Stroke, Cerebrovascular accident
A stroke is caused by the interruption of the blood supply to the brain, usually because a blood
vessel bursts or is blocked by a clot. This cuts off the supply of oxygen and nutrients, causing
damage to the brain tissue.
The most common symptom of a stroke is sudden weakness or numbness of the face, arm or leg,
most often on one side of the body. Other symptoms include: confusion, difficulty speaking or
understanding speech; difficulty seeing with one or both eyes; difficulty walking, dizziness, loss
of balance or coordination; severe headache with no known cause; fainting or unconsciousness.
The effects of a stroke depend on which part of the brain is injured and how severely it is
affected. A very severe stroke can cause sudden death.
Stroke is a largely preventable condition. Many of the key risk factors can be reduced by making
There are some risk factors for stroke that cannot be changed, including:
age: you are more likely to have a stroke if you are over 65 years old. However, about a quarter
of strokes happen in younger people.
family history: if a close relative (parent, grandparent, brother or sister) has had a stroke, your
risk is likely to be higher
ethnicity: if you are south Asian, African or Caribbean, your risk of stroke is higher, partly
because rates of diabetes and high blood pressure are higher in these groups
your medical history: if you have previously had a stroke, TIA or heart attack, your risk of stroke
Ischaemic strokes occur when blood clots block the flow of blood to the brain. Blood clots
typically form in areas where the arteries have been narrowed or blocked by fatty cholesterol-
containing deposits known as plaques. This narrowing of the arteries is caused by
As we get older our arteries become narrower but certain risk factors can dangerously accelerate
the process. Risk factors include:
high blood pressure (hypertension)
high cholesterol levels (often caused by a high-fat diet, but can result from inherited factors)
a family history of heart disease or diabetes
excessive alcohol intake (which can also make obesity and high blood pressure worse, as well as
causing heart damage and an irregular heart beat)
Diabetes is also a risk factor, particularly if it is poorly controlled, as the excess glucose in the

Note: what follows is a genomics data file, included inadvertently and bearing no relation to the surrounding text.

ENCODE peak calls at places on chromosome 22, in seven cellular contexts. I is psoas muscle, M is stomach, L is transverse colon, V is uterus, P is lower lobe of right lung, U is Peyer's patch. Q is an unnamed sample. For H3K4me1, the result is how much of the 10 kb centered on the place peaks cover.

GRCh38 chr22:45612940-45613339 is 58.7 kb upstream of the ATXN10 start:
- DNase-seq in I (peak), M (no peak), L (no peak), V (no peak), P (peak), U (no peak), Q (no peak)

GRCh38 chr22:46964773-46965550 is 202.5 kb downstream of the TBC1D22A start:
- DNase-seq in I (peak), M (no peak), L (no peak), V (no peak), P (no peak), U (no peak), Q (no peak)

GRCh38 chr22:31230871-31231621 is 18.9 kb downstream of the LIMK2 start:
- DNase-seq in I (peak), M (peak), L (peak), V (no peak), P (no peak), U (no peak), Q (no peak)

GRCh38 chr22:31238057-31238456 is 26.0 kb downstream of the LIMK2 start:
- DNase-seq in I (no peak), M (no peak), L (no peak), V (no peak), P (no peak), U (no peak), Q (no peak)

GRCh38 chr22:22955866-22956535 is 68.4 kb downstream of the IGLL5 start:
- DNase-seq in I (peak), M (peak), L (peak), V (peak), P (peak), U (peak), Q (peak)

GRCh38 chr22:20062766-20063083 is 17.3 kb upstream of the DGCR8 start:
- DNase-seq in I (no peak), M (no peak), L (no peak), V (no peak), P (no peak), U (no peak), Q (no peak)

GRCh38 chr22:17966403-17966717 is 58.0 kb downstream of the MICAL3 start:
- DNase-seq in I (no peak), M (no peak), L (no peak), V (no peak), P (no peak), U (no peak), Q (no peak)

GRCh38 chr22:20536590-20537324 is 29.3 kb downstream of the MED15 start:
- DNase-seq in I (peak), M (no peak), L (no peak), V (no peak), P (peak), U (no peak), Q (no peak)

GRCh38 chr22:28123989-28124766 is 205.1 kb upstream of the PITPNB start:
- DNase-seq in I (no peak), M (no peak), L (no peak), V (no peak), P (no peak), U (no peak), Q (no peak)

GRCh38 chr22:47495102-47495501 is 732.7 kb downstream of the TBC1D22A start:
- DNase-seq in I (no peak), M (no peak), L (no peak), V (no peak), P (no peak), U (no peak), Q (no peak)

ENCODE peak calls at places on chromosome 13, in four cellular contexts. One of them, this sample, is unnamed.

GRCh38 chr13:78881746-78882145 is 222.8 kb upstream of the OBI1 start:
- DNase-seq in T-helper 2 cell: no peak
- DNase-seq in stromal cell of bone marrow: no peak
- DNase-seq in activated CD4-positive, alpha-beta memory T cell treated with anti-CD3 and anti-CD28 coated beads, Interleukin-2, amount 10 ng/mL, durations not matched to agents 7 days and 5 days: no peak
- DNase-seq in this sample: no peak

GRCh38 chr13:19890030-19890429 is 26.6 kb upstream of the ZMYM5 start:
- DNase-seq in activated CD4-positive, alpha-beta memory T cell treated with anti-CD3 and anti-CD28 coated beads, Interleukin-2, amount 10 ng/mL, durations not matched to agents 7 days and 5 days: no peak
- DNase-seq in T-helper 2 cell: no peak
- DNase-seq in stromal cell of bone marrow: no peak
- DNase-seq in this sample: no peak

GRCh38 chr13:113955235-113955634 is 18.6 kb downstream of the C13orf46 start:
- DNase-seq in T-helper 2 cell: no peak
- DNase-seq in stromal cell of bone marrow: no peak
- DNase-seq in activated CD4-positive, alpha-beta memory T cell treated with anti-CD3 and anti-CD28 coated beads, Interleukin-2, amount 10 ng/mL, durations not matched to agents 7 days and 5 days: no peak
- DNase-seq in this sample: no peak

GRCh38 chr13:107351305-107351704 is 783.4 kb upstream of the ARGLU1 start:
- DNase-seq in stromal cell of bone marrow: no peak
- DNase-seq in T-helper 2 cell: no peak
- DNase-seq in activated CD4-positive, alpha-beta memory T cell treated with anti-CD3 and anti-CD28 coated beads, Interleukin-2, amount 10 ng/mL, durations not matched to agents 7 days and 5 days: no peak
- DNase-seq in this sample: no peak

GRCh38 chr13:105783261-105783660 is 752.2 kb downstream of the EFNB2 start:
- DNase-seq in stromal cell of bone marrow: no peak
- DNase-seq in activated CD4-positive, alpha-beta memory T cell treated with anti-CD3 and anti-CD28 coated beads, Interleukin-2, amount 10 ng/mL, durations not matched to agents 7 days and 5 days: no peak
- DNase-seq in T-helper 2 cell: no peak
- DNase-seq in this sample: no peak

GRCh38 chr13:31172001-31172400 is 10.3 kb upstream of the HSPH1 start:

blood can damage the arteries.
Another possible cause of ischaemic stroke is an irregular heartbeat (atrial fibrillation), which
can cause blood clots that become lodged in the brain. Atrial fibrillation can be caused by:
high blood pressure
coronary artery disease
mitral valve disease (disease of the heart valve)
cardiomyopathy (wasting of the heart muscle)
pericarditis (inflammation of the bag surrounding the heart)
hyperthyroidism (overactive thyroid gland)
excessive alcohol intake
drinking lots of caffeine; for example, tea, coffee and energy drinks
Haemorrhagic strokes (also known as cerebral haemorrhages or intracranial haemorrhages)
usually occur when a blood vessel in the brain bursts and bleeds into the substance of the brain
(intracerebral haemorrhage). In about 5% of cases, the bleeding occurs on the surface of the
brain (subarachnoid haemorrhage).
The main cause of haemorrhagic stroke is high blood pressure (hypertension), which can weaken
the arteries in the brain and make them prone to split or rupture.
The risk factors for high blood pressure include:
drinking excessive amounts of alcohol
a lack of exercise
stress, which may cause a temporary rise in blood pressure
Another important risk factor for haemorrhagic stroke is treatment with medicines given to
prevent blood clots, for example, warfarin.
Haemorrhagic stroke can also occur from rupture of an aneurysm (a balloon-like expansion of a
blood vessel) and cerebral blood vessel malformations.
A traumatic head injury can also cause bleeding into the brain. In most cases, the cause is
obvious but bleeding into the lining of the brain (subdural haematoma) can occur without any
obvious signs of trauma, especially in the elderly. The symptoms and signs can then mimic
Less than 1% of strokes are caused by a blood clot (thrombosis) in the veins of the brain (the
cerebral veins). Abnormalities of clotting increase the risk of this type of stroke.